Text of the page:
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Comparative Proteomic Analysis Reveals Differential Root Proteins in Medicago sativa and Medicago truncatula in Response to Salt Stress.

Long R, Li M, Zhang T, Kang J, Sun Y, Cong L, Gao Y, Liu F, Yang Q - Front Plant Sci (2016)

Bottom Line: We identified 93 and 30 proteins whose abundance was significantly affected by salt stress in Zhongmu-1 and Jemalong A17 roots, respectively.The tandem mass spectrometry analysis of the differentially accumulated proteins resulted in the identification of 60 and 26 proteins in Zhongmu-1 and Jemalong A17 roots, respectively.Our results indicate that some of the identified proteins may play key roles in salt stress tolerance.

View Article: PubMed Central - PubMed

Affiliation: Institute of Animal Sciences, Chinese Academy of Agricultural Sciences Beijing, China.

ABSTRACT
Salt stress is an important abiotic stress that causes decreased crop yields. Root growth and plant activities are affected by salt stress through the actions of specific genes that help roots adapt to adverse environmental conditions. For a more comprehensive understanding of proteins affected by salinity, we used two-dimensional gel electrophoresis and mass spectrometry to characterize the proteome-level changes associated with salt stress response in Medicago sativa cv. Zhongmu-1 and Medicago truncatula cv. Jemalong A17 roots. Our physiological and phenotypic observations indicated that Zhongmu-1 was more salt tolerant than Jemalong A17. We identified 93 and 30 proteins whose abundance was significantly affected by salt stress in Zhongmu-1 and Jemalong A17 roots, respectively. The tandem mass spectrometry analysis of the differentially accumulated proteins resulted in the identification of 60 and 26 proteins in Zhongmu-1 and Jemalong A17 roots, respectively. Function analyses indicated molecule binding and catalytic activity were the two primary functional categories. These proteins have known functions in various molecular processes, including defense against oxidative stress, metabolism, photosynthesis, protein synthesis and processing, and signal transduction. The transcript levels of four identified proteins were determined by quantitative reverse transcription polymerase chain reaction. Our results indicate that some of the identified proteins may play key roles in salt stress tolerance.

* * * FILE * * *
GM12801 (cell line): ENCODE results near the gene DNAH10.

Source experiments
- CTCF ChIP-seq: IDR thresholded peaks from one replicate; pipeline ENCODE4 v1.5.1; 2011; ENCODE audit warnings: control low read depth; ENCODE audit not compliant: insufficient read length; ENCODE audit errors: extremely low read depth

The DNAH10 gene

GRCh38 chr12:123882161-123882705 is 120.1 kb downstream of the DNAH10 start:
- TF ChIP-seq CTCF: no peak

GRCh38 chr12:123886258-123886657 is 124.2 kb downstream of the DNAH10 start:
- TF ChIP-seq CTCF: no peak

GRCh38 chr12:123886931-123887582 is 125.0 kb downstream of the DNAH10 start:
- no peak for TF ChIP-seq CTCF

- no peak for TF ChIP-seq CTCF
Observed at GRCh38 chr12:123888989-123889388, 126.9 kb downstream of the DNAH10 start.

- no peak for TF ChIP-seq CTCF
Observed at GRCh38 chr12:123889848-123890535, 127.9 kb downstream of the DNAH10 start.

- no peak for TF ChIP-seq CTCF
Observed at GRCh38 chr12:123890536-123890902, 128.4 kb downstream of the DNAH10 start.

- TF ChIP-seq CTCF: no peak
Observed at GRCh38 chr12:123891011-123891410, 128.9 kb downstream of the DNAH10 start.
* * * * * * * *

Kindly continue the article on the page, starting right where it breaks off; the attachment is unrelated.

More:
No MeSH data available.


Related in: MedlinePlus

Physiological analysis and phenotypic observation of M. sativa cv. Zhongmu-1 and M. truncatula cv. Jemalong A17 under salt stress. One-month-old Zhongmu-1 and Jemalong A17 seedlings treated with 300 mM NaCl for 0, 2, 8, 24, and 48 h were analyzed for relative water content (A), electrolyte leakage (B), and proline content (C). (D,E) phenotypic observation of 1-month-old Jemalong A17 seedlings treated with 300 mM NaCl for 0 and 8 h. (F,G) phenotypic observation 1-month-old Zhongmu-1 seedlings treated with 300 mM NaCl for 0 and 8 h. * Indicates significant difference at p < 0.05 (Student's t-test).